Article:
Andrew Custer first began playing online poker casually in the summer of 2005. Within a year, his initial investment of $100 had quadrupled. He was hooked.
Now, the business junior is a professional poker player who sets his own schedule, usually allotting 15 to 20 hours per week to play.
“I don’t pit myself to a certain amount of hours a week because otherwise (I’ll) burn myself out. It’s much better when you play when you want to play, on your own schedule,” Custer said.
Although he has made about $6,000 since last August from playing, money is not the goal.
“In poker, money is just something that shows you have won,” Custer said. “I know that I can choose to raise my bet whenever I want.”
Ground rules, like no poker while drinking or making sure that he always has 10 times the buy-in amount in his account, help to “give (himself) an edge.”
“While I’m playing on my own schedule, it’s because I’m not playing for my rent. When you’re playing for your rent, it’s like, ‘I have to win today.’ You’re not going to make good decision, you’re just going to be forcing things.”
Custer is not alone, though. In total, about 1.6 million college student play online poker. Online poker is mostly a male phenomenon, said Mary Peracca, a marriage and family therapist with the Cal Poly Health Center’s psychological services.
At Cal Poly, the problem is exacerbated by the university’s proximity to Chumash Casino, Peracca said.
That is certainly the case for business administration junior Chris Molnar.
His gambling addiction began after his parents took him to an Indian casino for his 18th birthday; Molnar said gambling is an addiction that runs in his family.
“I hate it. But once I start playing, I can’t stop,” he said.
One night during the second week of his freshman year, Molnar won first place in a poker tournament at Chumash Casino, only to lose the $900 prize later that night playing three-card poker.
“It was fun at the time, but the next day, I felt terrible,” he said.
An addiction at a real casino can quickly turn into an addiction of the online variety as well. Social sciences junior Michael Hada began playing poker five years ago.
“(When I came to Cal Poly), it was hard to get good games going, and I could not go to casinos whenever I wanted since I didn’t have a car,” he said. So he turned to online poker instead.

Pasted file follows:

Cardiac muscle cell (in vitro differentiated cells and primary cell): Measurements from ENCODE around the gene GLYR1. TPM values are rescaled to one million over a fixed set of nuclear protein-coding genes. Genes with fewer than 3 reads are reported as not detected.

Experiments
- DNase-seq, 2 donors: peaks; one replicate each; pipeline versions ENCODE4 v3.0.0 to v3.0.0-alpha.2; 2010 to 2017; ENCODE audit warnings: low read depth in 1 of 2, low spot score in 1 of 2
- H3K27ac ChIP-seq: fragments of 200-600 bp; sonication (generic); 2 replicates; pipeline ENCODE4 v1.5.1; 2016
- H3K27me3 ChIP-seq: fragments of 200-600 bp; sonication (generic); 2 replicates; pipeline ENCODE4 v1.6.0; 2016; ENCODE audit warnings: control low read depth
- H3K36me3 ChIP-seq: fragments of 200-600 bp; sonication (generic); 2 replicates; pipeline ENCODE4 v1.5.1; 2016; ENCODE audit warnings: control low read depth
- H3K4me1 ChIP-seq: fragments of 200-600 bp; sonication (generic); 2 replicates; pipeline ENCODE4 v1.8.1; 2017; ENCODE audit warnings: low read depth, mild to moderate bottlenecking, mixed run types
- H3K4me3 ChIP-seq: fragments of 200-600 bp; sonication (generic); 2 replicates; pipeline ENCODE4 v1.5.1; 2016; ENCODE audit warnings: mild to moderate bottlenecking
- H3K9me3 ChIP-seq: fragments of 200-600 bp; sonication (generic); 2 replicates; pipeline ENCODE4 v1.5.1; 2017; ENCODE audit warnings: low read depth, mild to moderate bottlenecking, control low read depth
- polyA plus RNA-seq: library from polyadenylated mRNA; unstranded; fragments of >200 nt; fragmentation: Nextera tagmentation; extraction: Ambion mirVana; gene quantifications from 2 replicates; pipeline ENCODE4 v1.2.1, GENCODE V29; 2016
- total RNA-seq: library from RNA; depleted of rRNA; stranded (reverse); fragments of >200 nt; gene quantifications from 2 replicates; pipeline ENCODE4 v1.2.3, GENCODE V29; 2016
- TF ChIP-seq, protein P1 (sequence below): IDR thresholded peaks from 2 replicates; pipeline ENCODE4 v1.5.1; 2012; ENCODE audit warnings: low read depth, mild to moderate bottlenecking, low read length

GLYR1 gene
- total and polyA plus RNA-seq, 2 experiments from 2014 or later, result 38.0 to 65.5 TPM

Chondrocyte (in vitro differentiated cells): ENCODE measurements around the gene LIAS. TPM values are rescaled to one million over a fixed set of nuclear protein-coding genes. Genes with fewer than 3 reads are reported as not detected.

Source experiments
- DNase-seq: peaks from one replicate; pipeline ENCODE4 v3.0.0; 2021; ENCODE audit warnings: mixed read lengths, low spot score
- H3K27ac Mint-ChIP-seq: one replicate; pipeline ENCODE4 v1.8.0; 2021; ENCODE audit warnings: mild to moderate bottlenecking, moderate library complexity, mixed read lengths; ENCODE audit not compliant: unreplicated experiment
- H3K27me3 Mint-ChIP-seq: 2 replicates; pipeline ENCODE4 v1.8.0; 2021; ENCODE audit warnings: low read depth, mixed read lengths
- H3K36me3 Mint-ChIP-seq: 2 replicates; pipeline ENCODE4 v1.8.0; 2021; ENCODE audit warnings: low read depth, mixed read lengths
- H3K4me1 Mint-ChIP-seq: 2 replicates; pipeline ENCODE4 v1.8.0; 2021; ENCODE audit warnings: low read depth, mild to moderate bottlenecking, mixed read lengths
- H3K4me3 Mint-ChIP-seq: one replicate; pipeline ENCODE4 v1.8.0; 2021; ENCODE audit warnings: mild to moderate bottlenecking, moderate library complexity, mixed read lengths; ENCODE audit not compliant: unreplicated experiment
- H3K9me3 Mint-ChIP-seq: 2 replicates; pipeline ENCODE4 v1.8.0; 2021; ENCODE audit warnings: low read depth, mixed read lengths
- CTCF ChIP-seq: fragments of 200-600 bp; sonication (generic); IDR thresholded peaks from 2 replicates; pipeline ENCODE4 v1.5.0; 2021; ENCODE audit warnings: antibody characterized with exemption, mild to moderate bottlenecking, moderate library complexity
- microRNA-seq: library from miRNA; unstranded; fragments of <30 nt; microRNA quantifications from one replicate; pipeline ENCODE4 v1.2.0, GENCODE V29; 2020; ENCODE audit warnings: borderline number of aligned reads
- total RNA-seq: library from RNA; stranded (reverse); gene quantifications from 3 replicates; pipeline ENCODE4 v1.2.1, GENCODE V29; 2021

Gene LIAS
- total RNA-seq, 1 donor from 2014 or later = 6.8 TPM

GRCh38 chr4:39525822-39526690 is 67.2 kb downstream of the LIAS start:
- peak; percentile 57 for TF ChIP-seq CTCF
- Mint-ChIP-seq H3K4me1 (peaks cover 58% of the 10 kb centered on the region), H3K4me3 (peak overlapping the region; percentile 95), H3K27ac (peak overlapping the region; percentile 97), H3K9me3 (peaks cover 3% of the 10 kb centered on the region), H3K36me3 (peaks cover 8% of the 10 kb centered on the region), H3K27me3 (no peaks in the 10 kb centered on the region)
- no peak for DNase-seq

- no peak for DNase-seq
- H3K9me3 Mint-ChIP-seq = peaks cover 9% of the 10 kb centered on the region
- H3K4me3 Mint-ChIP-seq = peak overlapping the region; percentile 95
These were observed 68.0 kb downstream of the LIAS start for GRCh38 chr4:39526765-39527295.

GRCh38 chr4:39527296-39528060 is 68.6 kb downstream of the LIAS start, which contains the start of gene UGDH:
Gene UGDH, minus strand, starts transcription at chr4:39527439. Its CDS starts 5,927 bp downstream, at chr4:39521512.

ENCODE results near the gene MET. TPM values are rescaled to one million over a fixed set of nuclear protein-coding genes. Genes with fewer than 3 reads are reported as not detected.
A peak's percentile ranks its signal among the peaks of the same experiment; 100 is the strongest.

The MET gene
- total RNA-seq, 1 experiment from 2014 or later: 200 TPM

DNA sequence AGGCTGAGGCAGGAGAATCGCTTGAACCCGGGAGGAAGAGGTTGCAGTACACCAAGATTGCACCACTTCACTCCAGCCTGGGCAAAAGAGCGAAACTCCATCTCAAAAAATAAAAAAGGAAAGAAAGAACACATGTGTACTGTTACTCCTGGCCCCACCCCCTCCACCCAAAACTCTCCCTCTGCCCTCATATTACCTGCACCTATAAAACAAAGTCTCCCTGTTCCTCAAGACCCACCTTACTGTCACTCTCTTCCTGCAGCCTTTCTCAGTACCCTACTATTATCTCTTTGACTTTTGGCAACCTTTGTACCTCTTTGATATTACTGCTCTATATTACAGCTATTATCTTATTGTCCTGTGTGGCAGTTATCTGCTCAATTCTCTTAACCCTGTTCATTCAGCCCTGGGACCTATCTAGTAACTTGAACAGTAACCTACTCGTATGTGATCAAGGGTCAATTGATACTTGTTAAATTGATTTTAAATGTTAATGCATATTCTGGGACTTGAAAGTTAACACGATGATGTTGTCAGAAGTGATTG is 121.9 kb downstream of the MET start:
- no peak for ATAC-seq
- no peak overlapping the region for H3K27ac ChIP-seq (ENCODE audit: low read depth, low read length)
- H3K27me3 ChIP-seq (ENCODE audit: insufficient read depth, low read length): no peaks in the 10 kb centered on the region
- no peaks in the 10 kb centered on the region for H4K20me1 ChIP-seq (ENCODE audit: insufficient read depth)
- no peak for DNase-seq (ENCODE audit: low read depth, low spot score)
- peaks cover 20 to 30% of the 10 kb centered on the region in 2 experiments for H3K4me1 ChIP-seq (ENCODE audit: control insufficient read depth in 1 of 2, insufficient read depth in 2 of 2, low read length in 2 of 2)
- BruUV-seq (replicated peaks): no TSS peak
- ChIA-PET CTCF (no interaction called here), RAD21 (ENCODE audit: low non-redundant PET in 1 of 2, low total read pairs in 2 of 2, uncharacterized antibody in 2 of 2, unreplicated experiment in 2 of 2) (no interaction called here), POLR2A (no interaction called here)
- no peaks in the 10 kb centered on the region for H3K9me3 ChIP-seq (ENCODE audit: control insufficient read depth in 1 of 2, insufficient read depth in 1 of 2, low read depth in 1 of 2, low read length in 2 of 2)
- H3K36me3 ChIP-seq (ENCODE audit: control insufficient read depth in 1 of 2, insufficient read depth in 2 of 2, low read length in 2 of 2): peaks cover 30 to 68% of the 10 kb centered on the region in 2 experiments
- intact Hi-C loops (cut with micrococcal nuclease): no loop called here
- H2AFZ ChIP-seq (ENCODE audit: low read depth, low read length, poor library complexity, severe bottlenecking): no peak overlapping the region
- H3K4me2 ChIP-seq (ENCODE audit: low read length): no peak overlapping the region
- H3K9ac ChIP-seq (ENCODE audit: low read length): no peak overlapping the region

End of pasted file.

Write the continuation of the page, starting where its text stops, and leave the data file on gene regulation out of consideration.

Though he has cut back from the 30 hours per week he played his freshman and sophomore year to 20 hours per week now, still regrets his decision to begin at all.
“I really don’t think people should gamble. Whether it’s online or in a casino, it’s pretty much the same thing. . They (shouldn’t) lose all their money; it’s addicting,” he said. “I kind of wish I hadn’t started. I think that I was probably too young to start doing it. I didn’t have enough money; I couldn’t afford to lose it.”
But, as Peracca said, an addiction to online gambling is a vicious cycle.
The root of online gambling addiction – and really any addiction – is social anxiety, Peracca said. Playing online in particular gives those lacking social skills power and the ability to be whoever they want to be.
“Really, if you look at (all addictive behaviors), it’s about not dealing with uncomfortable feelings. It starts out as a fun pastime. But when it becomes addictive, it’s merely an escape. This is especially true with online gambling,” Peracca said.
As one of seven therapists at the Health Center, Peracca sees about five students with the addiction a year. These are usually students in serious debt (between $5,000 and $10,000) who are unable to break the vicious cycle on their own, she said.
But, like most things in life, moderation – as difficult or clich‚ as it may seem – is key.
“People fall into (addictions) by doing something for fun. (Online gambling) is designed to be addicting, to lure you in and keep you there. My caution would be to do it minimally. And if you’re having problems, ask for help.”
Ironically, though, most resources for help are strictly found online, she added.